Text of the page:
The evolution of extraterrestrial life

This is the third or fourth video I’ve seen of Arvin Ash, and have been impressed with how level headed his thinking is.  (In other words, his biases seem to match up well with mine.)  This one on how alien life might evolve strikes me as right on the money.

(The first few minutes end up being an advertisement for Magellan TV.  It’s over around the 2:41 mark.)

Ash quotes Seth Shostak’s hypothesis that the intelligence we’re most likely to encounter would be machine life.  I think that’s right, although those machines might be be far more organic looking than our current ones.

As the video notes, evolution made life out of the most common elements lying around in the universe.  It strikes me that an advanced civilization would be able to utilize those most common elements for their machines.  And one which has mastered nanotechnology would probably produce machines that act a lot like life.  In other words, if we do encounter an alien intelligence, it might look a lot more like engineered life than what we think of as machines.

That said, per Fermi, I’m not holding my breath for such an encounter.  The Earth has been sitting here with an interesting biosphere for billions of years, with visible complex life for the last 600 million.  If there are alien civilizations sending probes out into the galaxy, we should have been discovered long ago, and the aliens (either as machines or engineered life) should have been here long before we evolved.

Maybe they are here, but hiding, either for a Star Trek style Prime Directive purpose, or for managing the zoo.  Or they could be here and out in the open, but we’re not able to recognize them.  An interesting exercise is to try to ponder what things we’ve always taken as natural that could conceivably be technological artifacts, as difficult for us to recognize as the significance of a fence is to a monkey.

It could be that they were once here but are now extinct, because civilizations all destroy themselves, apparently including their machine progeny.  Or it might turn out that interstellar exploration, even by machines, is so appallingly difficult or costly that no one bothers.

Or they might simply be too far away to have reached us yet.  That’s where my money is.  They may be so far away that we’ll never manage to encounter them before expansion of the universe separates us forever, or our machine progeny may someday encounter their machine progeny somewhere out in the universe, far from either of our places of origin.  (I’d say I hope I’m wrong about this, but I’m not sure that’s true.  It seems an act of faith to assume things would necessarily turn out well in such an encounter for the less developed civilization.)

In the meantime, I think Ash is right.  The type of alien life we’re most likely to encounter is microscopic and unicellular.  In that scenario, we’d probably be on the most developed side.  Probably.  (Remember the havoc a microscopic agent is currently causing in our world, not to mention the famous ending of War of the Worlds.)  Either way, I wonder how that will turn out for the less developed side.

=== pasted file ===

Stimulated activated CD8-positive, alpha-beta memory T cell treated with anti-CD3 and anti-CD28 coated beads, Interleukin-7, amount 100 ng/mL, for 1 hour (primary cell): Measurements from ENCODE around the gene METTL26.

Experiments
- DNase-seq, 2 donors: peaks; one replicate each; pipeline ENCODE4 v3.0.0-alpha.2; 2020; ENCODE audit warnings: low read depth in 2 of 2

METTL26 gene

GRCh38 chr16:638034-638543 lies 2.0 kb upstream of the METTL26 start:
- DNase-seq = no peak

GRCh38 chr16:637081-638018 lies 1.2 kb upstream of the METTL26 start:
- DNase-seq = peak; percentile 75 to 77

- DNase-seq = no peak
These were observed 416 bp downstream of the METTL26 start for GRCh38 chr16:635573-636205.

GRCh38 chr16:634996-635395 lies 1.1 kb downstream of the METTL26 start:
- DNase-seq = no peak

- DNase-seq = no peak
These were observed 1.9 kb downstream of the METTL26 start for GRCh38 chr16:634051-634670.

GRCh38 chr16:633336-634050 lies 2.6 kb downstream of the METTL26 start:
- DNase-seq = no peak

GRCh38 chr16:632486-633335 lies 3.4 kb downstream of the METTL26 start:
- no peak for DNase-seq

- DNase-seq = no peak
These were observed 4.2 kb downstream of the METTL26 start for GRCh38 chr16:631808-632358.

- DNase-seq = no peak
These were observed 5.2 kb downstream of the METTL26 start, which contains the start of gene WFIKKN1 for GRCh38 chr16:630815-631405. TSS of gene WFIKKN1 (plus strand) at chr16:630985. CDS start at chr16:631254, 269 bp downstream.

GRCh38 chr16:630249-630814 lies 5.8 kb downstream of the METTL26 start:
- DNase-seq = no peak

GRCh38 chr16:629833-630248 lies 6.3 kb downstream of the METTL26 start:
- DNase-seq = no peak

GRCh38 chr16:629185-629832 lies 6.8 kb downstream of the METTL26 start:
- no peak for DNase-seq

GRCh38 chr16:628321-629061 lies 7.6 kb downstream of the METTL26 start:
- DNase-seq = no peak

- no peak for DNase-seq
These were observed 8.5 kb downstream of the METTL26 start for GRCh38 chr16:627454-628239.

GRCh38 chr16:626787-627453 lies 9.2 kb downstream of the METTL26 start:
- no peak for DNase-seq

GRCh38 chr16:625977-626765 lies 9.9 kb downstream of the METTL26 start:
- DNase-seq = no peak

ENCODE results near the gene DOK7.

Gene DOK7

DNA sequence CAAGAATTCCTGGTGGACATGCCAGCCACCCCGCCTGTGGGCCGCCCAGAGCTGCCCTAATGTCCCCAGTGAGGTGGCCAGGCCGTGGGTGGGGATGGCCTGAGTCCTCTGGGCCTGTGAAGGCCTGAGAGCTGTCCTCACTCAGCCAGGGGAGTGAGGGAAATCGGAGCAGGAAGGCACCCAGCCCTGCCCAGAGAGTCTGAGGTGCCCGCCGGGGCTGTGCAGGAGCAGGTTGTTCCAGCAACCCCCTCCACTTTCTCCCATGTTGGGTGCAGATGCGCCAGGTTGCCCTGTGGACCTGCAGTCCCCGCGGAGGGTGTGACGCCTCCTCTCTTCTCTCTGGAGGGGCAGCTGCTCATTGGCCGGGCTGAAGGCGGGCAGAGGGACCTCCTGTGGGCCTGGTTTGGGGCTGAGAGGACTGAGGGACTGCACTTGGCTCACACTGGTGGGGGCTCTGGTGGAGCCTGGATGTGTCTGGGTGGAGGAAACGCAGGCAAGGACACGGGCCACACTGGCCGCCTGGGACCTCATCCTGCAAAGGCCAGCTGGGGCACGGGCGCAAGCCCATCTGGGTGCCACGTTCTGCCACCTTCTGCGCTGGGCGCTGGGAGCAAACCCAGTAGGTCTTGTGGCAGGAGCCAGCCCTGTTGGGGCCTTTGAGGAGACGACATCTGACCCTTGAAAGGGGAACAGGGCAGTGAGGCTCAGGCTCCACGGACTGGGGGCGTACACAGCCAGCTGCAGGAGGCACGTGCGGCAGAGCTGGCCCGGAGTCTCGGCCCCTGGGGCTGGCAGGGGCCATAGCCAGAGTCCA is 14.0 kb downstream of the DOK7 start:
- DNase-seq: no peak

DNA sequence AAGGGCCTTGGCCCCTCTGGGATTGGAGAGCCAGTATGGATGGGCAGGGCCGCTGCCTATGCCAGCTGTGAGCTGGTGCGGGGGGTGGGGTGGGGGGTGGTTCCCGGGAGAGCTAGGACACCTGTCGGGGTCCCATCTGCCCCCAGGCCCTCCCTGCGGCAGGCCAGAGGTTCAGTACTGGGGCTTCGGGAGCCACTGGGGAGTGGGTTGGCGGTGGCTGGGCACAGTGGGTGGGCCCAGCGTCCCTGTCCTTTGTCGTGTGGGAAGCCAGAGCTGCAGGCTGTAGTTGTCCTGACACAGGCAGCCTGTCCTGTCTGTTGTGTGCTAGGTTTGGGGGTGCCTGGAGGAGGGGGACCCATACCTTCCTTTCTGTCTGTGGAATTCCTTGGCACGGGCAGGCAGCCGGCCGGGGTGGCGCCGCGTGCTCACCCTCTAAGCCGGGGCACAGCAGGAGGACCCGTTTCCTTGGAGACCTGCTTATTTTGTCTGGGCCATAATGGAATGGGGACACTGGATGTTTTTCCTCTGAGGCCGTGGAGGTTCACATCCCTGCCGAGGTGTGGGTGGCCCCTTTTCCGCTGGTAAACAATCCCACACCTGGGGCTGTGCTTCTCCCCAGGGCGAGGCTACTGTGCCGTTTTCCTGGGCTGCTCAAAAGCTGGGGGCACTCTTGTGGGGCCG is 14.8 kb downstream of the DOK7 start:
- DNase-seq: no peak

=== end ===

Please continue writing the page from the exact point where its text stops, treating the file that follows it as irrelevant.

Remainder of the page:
39 thoughts on “The evolution of extraterrestrial life

  1. I don’t see why “one which has mastered nanotechnology would probably produce machines that act a lot like life.” Unless you mean act intelligently, in which case sure. Life is made out of sticky stuff that doesn’t conduct electricity or light well, and probably doesn’t survive high doses of radiation well. If you’re making space probes, seems to me you want something that can think quickly, and survive high radiation so you need less shielding on your ship.

    Liked by 1 person

    1. What I was thinking when I wrote that (and probably should have made explicit) is the machine would be tailored for the environment. So materials conducive for space would be used for machines travelling through space, but in a biosphere, the materials on hand would be used.


  2. “An interesting exercise is to try to ponder what things we’ve always taken as natural that could conceivably be technological artifacts, as difficult for us to recognize as the significance of a fence is to a monkey.”

    I’ve been thinking about writing something on ETs, UFOs, etc. Probably too much time on my hands and I’ve managed to drift into various, possibly dubious documentaries.

    Of course, most sightings, encounters are mistaken natural objects. Some are hoaxes. Some are people who really believe they are encountering something for whatever reason.

    One of the more interesting takes on the phenomenon is by Jacques Vallee Passport to Magonia. He goes back through history and compares it to fairy and elf sightings. Also, gives a deeper historical context, for example the mystery airship sightings in late 19th century.

    Vallee doesn’t think they are extraterrestrial but may be some other form of life.

    It all raises a key point. If there is something out there that is so beyond our experience that we would have no context into which to place it, then it might appear as fairies or elves to people a few hundred years ago or grays and ETs to people today.

    Liked by 1 person

    1. Very true. Before Sputnik it was, as you say, fairies, elves, ghosts, etc. After Sputnik it was UFOs. We pattern match according to what we know. (Notice how UFO and Big Foot sightings have dropped now that everyone carries a video camera?)